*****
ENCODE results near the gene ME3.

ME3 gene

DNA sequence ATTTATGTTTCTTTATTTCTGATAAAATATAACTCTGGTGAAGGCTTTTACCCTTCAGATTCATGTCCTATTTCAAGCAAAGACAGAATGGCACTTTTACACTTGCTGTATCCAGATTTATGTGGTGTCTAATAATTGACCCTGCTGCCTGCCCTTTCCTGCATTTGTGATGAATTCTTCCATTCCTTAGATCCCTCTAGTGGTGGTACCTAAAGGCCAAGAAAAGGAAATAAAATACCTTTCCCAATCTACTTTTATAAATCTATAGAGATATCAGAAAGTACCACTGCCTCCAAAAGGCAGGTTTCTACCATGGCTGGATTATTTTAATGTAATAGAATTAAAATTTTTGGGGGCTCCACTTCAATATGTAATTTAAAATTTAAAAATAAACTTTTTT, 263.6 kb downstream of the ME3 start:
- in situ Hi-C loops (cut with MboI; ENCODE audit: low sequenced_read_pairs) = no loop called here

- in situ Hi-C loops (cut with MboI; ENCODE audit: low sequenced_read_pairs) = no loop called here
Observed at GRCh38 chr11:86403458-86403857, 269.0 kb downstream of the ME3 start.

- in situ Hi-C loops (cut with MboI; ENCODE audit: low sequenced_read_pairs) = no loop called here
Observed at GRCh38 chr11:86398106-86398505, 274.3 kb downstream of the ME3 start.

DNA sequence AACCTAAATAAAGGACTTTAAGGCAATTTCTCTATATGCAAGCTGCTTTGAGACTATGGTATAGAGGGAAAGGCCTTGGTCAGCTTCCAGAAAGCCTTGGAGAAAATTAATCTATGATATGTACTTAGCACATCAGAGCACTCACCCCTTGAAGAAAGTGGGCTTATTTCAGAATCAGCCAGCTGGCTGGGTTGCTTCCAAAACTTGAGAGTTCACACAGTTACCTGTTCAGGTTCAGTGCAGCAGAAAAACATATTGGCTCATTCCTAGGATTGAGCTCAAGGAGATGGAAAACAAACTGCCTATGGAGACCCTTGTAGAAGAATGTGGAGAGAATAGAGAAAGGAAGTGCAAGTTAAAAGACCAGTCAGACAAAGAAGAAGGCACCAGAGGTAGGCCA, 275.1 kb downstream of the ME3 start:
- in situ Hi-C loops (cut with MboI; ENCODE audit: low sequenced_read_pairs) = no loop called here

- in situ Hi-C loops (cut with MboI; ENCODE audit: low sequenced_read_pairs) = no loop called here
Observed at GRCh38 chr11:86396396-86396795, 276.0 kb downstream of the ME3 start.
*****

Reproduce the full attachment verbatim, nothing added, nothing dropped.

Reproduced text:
ENCODE results near the gene ME3.

ME3 gene

DNA sequence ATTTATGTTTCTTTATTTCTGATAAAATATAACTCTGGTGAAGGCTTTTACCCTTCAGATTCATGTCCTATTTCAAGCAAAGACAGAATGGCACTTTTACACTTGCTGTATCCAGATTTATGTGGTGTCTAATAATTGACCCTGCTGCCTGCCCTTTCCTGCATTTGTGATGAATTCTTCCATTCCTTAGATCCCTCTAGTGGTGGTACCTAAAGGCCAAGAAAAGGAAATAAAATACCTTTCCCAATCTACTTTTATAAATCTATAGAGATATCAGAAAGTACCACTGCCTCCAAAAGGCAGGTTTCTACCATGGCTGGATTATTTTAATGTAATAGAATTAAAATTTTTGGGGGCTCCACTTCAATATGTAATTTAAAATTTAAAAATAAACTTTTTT, 263.6 kb downstream of the ME3 start:
- in situ Hi-C loops (cut with MboI; ENCODE audit: low sequenced_read_pairs) = no loop called here

- in situ Hi-C loops (cut with MboI; ENCODE audit: low sequenced_read_pairs) = no loop called here
Observed at GRCh38 chr11:86403458-86403857, 269.0 kb downstream of the ME3 start.

- in situ Hi-C loops (cut with MboI; ENCODE audit: low sequenced_read_pairs) = no loop called here
Observed at GRCh38 chr11:86398106-86398505, 274.3 kb downstream of the ME3 start.

DNA sequence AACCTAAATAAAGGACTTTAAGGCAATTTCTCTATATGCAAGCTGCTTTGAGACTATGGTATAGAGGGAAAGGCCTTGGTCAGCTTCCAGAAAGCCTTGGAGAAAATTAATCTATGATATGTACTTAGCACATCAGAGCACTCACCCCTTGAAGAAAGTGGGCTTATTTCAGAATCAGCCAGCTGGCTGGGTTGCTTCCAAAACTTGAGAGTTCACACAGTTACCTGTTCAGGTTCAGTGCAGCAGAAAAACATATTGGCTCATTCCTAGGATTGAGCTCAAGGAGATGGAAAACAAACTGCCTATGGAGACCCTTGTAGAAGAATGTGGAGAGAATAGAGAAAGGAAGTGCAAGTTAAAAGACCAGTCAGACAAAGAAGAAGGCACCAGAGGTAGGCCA, 275.1 kb downstream of the ME3 start:
- in situ Hi-C loops (cut with MboI; ENCODE audit: low sequenced_read_pairs) = no loop called here

- in situ Hi-C loops (cut with MboI; ENCODE audit: low sequenced_read_pairs) = no loop called here
Observed at GRCh38 chr11:86396396-86396795, 276.0 kb downstream of the ME3 start.